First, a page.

Who organized the EDSA Revolution?
    It happened by accident. The original organizers were random nobodys who just wanted to have fun. Nobody expected much from it. It was supposed to be just a small open streety party among friends, friends’ friends all the way to the sixth degree of separation. Phone brigades got to work to gather as many people as they could, flipping through the big fat yellow pages and phone dials. The outcome was completely unexpected and phenomenal. Some years later however, a group of people clad in yellow with some strange hidden agenda grabbed the credit for the greatest street party on earth at the expense of the random nobodys who originally organized it.

    What were the tanks, nuns with rosaries and military troops all about?
    To jazz it up and make the party more fun, the organizers decided to add more props and assign different groups to come in colorful costumes. Some people came as nurses, policemen, firemen, nude artists, greasy people or taong grasa, doctors, hard-hat engineers, day-laborers, bakers, stenographers, typists, construction crew and the whole nine yards. You could say they were the pioneers of Cosplay, even before Anime became big in the Philippines. We heard that some years after that first big party, a group of copycats in China attempted to do the same in Tiananmen Square. There was a huge misunderstanding between the party organizers and authorities that led to all hell breaking loose.

    • tuldok

      The Marcoses’ handsomely-paid foreign PR Group at work….

  • Gerald Abueva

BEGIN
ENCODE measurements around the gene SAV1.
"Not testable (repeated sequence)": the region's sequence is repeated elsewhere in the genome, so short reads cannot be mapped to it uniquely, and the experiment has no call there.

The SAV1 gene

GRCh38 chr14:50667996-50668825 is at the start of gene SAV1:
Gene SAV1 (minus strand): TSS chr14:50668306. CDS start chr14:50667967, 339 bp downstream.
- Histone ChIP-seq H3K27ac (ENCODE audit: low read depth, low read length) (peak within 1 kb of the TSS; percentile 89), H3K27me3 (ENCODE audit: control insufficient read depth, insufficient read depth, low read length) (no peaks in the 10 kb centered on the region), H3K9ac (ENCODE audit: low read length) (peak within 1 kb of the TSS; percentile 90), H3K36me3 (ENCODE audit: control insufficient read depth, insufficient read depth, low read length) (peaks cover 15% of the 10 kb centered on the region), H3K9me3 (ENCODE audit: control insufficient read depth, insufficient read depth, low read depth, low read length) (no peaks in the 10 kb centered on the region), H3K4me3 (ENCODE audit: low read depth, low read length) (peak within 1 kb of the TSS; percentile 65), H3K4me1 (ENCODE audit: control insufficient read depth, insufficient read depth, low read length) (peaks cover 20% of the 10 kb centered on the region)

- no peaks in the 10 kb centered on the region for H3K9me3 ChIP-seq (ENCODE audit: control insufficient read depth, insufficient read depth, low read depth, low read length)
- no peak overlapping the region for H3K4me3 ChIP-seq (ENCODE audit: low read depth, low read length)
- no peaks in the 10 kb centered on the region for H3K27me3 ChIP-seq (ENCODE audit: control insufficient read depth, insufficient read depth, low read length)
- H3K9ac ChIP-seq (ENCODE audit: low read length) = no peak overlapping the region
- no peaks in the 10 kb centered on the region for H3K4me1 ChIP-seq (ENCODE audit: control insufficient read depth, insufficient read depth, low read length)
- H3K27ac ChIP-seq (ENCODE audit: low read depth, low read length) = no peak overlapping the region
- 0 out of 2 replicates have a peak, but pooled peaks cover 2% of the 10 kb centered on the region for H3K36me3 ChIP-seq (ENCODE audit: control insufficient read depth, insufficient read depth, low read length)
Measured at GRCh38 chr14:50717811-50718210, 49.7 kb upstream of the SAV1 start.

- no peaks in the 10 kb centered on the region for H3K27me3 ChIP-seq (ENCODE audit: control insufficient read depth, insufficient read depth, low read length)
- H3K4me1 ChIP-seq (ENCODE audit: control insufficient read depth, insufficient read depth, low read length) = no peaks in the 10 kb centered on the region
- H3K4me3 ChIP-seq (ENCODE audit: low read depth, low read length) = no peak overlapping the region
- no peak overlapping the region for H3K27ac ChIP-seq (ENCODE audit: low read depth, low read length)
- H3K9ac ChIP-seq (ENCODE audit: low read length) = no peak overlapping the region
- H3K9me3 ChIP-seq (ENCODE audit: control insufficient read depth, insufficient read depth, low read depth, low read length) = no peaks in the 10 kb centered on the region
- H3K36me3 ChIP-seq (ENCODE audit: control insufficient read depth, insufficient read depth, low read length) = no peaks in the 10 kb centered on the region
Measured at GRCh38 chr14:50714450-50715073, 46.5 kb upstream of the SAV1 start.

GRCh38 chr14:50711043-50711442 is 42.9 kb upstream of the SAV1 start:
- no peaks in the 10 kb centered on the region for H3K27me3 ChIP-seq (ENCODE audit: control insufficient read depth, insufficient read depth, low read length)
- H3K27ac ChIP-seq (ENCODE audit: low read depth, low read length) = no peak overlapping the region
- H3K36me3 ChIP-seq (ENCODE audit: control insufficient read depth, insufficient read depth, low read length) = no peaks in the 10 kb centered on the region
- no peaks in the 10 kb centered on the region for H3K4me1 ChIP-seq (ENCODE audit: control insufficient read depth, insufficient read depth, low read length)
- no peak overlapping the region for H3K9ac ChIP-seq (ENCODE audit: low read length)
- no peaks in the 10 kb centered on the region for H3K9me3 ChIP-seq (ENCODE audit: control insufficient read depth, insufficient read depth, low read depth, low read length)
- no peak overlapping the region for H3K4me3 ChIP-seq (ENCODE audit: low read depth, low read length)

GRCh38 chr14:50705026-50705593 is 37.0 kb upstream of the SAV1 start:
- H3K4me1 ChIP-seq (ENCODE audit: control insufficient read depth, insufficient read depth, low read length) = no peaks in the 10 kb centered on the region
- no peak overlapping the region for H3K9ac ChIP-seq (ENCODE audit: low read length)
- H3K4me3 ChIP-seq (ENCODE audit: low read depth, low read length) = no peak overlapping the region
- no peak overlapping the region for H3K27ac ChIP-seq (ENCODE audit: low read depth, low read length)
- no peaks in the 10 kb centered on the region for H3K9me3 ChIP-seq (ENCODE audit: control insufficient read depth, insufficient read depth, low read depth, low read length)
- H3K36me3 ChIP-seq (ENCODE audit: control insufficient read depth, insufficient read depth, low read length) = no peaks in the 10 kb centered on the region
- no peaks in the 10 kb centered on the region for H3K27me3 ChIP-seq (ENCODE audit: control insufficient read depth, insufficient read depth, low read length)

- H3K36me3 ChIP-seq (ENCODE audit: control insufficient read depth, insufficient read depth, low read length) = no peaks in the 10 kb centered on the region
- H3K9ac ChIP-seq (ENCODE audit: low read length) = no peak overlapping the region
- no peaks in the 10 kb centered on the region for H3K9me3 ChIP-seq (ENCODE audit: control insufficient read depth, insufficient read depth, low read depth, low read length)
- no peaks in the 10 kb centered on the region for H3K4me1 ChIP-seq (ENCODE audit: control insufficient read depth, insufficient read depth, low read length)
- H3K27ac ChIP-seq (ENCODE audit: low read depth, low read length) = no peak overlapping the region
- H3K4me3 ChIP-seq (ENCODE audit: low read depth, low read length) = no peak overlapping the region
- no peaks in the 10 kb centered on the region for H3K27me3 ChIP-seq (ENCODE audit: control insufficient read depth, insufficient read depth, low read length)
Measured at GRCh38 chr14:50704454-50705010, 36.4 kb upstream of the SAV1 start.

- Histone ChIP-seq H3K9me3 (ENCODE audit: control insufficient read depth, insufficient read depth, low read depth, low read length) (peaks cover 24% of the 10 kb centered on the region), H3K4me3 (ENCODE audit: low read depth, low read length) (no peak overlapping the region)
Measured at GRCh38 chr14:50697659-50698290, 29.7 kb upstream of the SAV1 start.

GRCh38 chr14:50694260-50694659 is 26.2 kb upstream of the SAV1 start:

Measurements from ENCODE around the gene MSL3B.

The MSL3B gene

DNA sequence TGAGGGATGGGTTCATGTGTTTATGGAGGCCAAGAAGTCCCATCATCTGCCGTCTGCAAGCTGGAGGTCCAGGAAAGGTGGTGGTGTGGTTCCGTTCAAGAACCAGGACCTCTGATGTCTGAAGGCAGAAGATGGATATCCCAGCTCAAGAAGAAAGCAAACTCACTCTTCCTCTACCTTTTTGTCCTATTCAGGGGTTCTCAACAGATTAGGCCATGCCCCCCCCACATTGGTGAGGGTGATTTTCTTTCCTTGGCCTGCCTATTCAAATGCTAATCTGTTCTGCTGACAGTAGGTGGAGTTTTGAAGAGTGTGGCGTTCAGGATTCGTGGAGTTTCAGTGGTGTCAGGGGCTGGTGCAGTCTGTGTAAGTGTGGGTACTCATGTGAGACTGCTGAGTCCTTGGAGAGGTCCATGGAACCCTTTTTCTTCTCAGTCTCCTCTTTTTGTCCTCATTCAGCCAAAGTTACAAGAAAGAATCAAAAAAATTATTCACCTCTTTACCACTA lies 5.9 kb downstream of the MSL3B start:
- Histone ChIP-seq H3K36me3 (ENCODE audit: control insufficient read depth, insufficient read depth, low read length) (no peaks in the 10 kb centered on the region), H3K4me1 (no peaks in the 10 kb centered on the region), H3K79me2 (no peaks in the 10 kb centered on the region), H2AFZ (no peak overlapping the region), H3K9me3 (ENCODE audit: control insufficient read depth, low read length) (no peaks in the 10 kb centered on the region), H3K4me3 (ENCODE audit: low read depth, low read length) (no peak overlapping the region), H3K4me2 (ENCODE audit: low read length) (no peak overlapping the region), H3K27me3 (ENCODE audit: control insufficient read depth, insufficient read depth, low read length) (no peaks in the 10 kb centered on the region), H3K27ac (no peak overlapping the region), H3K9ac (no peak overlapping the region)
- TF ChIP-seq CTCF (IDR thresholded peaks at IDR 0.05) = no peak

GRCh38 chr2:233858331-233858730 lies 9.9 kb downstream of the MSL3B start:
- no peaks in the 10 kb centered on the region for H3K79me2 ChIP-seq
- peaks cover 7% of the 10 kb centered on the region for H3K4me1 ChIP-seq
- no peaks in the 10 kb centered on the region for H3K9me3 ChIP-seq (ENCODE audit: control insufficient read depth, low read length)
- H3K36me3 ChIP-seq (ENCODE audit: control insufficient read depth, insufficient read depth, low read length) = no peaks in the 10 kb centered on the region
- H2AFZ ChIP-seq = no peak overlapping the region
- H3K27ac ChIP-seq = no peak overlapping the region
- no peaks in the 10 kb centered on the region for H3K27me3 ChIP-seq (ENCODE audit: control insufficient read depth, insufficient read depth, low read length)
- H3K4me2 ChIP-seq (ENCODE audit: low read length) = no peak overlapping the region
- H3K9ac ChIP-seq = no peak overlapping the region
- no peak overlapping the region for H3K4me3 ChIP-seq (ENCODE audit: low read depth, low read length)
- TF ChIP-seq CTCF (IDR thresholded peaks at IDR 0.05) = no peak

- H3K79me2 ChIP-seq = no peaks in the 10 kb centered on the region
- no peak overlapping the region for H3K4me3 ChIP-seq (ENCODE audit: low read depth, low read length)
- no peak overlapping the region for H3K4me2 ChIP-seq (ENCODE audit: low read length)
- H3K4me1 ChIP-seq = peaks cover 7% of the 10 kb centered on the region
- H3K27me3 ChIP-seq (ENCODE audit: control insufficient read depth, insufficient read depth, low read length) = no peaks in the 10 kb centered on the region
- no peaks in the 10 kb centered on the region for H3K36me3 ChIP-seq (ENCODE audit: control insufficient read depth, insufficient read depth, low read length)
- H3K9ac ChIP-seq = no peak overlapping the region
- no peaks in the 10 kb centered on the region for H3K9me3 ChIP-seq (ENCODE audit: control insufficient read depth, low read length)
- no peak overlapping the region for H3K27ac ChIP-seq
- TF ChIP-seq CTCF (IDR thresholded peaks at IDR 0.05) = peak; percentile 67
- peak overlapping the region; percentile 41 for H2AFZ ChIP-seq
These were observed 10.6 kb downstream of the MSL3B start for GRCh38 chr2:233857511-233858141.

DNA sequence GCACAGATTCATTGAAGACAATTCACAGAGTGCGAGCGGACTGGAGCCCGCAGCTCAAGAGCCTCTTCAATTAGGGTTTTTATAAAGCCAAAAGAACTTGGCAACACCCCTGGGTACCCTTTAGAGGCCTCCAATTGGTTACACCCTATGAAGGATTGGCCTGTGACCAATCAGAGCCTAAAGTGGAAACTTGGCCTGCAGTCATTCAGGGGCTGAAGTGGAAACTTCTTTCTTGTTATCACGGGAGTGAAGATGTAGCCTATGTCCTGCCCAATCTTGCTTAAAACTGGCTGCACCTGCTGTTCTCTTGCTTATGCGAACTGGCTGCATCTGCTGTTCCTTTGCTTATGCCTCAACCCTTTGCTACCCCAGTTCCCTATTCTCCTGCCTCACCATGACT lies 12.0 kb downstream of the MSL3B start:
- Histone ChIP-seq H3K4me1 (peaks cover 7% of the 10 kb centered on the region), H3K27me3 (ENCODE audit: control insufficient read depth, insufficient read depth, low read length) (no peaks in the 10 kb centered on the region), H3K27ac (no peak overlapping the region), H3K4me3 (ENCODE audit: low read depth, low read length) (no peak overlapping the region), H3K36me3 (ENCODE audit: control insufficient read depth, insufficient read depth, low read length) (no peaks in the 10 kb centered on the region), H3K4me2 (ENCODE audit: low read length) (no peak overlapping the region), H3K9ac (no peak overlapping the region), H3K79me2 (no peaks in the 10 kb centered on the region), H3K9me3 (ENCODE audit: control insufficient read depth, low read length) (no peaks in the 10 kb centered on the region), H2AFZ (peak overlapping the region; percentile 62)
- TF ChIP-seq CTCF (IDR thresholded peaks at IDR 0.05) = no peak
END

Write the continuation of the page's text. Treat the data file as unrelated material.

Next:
Ninoy married into the Cojuangco family. In the clannish patriarchal world of the Chinese, that’s like a man giving up his identity and dignity to become part of his wife’s family. By Ninoy’s generation, the Aquinos had fallen on hard times. Growing up poor and fatherless, Ninoy developed the survival instincts of an opportunistic predator. Ninoy could have had the virginity of Imelda for the asking but he did not. Under reduced circumstances, Ninoy sought the best available bride in the market in order to marry up, move up the social ladder and claim his place in this world. Ninoy knew right from the start what he was getting into. He needed Don Pepe, his father-in-law, in order to realize his highest political ambition. Don Pepe didn’t mind having a smart cunning son-in-law, which he did not have in Pete and Peping. But when Ninoy got a little too full of himself, he became inconvenient for the Cojuangco family. Truth be told, for all the troubles Ninoy brought upon his adopted family, Peping did not mind seeing his brother-in-law done away with and his sister widowed. When Ninoy was detained during Martial Law, Cory and her children did not lack for anything. Financially, they were doing just fine even without Ninoy. When Cory came to power, Peping milked the PCGG dry and Danding was his newfound crony. Clearly, the Cojuangco clan have in varying degrees already kissed and made up even then. Cory and her family knew right from day one who killed Ninoy. And it certainly wasn’t the guy suffering from lupus.